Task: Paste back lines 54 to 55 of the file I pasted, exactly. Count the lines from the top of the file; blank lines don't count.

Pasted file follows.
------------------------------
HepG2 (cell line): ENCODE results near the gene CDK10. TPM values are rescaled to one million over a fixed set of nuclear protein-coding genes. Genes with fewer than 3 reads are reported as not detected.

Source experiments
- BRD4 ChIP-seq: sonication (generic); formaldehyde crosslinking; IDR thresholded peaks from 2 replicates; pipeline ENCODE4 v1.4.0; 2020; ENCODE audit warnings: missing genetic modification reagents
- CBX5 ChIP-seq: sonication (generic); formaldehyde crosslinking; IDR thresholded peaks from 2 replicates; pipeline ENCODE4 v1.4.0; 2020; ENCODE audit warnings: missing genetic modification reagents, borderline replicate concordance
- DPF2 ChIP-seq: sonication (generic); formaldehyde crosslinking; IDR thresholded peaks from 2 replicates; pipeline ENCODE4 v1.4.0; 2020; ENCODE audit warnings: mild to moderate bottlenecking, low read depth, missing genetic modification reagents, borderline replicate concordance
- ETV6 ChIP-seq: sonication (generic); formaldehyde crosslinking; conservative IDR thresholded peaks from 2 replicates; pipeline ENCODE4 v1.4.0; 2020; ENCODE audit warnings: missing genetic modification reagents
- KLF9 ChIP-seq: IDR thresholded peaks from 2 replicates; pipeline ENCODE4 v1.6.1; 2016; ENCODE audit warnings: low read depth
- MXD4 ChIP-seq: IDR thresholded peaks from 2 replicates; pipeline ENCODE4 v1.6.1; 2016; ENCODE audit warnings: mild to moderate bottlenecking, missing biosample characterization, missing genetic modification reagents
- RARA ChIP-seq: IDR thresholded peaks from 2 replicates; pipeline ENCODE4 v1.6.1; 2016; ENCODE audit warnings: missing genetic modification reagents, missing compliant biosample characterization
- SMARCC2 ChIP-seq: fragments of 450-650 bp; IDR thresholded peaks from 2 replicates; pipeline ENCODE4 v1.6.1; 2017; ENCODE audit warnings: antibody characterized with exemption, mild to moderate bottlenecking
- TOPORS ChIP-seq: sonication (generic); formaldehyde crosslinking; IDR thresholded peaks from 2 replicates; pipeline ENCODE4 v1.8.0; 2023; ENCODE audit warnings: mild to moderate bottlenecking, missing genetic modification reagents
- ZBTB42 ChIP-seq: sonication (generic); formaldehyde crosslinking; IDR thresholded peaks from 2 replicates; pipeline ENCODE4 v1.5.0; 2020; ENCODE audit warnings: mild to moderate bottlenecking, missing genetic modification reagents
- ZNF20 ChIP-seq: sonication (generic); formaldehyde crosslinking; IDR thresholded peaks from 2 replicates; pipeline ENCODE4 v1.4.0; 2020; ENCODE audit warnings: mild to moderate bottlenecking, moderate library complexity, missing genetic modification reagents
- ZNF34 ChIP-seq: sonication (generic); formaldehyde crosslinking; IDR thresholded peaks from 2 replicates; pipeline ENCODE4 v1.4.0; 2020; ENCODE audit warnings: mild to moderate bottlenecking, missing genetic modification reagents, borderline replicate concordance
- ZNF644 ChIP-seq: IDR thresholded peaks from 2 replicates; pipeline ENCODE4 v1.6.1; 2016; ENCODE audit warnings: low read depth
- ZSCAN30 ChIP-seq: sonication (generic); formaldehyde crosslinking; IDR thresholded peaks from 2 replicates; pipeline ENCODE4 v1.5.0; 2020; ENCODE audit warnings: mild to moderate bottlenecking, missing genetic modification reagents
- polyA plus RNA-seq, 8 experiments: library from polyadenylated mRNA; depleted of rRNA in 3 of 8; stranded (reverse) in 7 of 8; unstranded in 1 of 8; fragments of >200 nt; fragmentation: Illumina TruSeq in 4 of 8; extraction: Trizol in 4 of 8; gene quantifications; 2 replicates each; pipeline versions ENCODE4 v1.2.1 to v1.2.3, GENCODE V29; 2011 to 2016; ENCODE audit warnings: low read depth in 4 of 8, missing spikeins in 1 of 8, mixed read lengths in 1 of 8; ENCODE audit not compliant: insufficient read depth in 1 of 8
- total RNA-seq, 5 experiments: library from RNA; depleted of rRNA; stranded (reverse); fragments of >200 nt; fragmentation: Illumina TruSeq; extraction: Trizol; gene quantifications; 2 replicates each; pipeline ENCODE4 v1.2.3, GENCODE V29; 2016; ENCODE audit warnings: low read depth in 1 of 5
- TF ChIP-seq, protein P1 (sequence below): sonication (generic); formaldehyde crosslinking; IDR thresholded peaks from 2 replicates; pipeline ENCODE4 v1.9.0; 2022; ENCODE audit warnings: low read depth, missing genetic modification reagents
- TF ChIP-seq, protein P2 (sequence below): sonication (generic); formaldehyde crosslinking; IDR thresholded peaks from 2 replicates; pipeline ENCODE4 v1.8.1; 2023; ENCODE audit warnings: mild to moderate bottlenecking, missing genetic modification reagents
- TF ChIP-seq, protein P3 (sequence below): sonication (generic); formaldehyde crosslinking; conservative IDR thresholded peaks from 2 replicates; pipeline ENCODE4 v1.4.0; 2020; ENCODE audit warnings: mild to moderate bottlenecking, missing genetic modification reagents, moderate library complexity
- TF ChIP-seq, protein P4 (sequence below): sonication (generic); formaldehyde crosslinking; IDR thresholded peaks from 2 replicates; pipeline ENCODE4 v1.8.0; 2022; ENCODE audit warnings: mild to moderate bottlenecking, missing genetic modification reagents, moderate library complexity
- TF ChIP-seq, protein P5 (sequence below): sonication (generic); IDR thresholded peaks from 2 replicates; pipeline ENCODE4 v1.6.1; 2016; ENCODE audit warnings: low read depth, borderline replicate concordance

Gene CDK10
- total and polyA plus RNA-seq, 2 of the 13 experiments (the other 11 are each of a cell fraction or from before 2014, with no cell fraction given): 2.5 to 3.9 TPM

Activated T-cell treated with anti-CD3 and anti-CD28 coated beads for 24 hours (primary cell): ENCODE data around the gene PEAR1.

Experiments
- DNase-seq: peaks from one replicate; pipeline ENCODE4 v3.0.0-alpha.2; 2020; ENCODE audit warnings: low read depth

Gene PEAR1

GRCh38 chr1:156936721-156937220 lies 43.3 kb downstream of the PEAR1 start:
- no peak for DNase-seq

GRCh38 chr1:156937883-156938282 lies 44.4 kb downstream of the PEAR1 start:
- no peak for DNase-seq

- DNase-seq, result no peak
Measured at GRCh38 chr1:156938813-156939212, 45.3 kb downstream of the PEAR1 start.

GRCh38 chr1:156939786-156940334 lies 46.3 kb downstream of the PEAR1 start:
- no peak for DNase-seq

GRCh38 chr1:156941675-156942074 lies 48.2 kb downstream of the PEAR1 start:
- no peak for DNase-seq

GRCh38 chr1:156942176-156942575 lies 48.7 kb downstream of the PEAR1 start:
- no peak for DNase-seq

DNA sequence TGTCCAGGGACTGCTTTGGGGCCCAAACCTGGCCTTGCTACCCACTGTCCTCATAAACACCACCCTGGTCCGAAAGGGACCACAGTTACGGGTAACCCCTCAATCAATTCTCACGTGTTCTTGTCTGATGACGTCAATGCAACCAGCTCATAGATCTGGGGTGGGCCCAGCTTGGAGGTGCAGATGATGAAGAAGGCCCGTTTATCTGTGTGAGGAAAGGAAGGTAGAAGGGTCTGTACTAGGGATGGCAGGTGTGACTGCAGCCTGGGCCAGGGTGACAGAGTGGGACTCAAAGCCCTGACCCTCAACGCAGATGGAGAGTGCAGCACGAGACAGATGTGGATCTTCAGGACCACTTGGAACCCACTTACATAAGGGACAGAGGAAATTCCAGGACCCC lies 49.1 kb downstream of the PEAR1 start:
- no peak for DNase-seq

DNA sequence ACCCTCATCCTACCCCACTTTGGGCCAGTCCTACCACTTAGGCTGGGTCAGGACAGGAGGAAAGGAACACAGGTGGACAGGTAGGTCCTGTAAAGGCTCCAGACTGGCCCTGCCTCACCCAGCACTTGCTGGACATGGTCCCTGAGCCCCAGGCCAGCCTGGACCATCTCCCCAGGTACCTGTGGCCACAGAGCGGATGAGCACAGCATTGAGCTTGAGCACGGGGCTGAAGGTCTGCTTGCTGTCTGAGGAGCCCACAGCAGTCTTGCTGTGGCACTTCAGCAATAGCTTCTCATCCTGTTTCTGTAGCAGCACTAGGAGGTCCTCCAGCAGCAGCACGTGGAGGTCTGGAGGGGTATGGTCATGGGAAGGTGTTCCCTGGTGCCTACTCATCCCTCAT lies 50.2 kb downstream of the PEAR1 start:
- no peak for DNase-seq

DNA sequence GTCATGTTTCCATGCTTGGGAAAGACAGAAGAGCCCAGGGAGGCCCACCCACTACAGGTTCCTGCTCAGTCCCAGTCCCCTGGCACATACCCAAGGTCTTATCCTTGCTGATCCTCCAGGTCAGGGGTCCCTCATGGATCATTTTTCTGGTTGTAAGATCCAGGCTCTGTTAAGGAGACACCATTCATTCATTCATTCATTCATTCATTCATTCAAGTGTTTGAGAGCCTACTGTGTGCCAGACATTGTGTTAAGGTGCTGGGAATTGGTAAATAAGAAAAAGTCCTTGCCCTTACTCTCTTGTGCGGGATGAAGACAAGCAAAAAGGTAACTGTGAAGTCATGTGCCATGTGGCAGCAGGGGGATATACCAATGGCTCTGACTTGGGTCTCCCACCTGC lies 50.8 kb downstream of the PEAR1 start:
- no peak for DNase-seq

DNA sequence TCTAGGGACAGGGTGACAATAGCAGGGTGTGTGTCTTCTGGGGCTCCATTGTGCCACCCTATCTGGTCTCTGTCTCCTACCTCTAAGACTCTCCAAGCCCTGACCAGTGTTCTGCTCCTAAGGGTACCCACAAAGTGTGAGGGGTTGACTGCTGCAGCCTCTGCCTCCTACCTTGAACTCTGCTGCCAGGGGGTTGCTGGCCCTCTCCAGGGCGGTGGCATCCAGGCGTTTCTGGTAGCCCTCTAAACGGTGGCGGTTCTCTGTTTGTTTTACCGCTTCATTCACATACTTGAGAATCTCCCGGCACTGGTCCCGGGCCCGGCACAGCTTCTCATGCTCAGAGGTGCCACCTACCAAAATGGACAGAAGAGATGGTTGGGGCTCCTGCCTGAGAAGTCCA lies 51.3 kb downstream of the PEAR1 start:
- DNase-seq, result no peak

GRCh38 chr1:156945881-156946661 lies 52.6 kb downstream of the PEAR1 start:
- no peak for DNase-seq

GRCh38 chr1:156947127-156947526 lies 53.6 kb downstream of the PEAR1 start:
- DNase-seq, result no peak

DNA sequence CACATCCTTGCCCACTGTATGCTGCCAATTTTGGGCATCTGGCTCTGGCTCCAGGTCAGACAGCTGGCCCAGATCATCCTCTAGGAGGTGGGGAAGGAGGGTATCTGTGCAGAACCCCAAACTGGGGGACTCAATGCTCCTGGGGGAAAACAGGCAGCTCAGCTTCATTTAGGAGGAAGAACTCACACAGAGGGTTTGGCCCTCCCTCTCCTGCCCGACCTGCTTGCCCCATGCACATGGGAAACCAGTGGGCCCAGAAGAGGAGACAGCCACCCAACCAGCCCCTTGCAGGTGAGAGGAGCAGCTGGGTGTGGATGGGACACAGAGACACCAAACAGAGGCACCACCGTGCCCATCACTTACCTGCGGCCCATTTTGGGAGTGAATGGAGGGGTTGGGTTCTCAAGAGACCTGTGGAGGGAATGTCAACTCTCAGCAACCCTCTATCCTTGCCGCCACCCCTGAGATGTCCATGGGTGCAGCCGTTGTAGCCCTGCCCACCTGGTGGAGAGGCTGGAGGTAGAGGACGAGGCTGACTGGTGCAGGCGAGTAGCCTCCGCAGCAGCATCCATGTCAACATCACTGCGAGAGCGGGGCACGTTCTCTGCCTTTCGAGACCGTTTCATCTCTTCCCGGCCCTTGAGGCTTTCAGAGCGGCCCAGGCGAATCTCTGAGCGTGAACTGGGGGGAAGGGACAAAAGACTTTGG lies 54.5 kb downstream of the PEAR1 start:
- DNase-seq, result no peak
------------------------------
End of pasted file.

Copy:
DNA sequence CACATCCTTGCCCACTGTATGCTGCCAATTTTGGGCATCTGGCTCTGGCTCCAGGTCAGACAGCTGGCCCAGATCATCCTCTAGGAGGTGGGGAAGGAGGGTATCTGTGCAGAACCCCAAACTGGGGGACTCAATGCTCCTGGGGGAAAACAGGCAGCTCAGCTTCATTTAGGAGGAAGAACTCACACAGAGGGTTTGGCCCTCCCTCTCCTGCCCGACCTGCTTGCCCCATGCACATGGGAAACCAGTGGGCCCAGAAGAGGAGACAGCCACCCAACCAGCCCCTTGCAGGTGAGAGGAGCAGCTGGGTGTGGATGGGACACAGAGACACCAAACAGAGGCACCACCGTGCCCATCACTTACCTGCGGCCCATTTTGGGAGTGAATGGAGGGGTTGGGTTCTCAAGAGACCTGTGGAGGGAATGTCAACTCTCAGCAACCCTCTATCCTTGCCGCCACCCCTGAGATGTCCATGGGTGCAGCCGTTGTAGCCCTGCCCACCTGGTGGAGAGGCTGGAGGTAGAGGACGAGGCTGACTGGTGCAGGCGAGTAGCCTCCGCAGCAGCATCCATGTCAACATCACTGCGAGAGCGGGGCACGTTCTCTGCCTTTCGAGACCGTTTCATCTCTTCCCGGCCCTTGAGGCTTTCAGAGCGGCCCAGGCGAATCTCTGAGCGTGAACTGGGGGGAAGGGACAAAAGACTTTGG lies 54.5 kb downstream of the PEAR1 start:
- DNase-seq, result no peak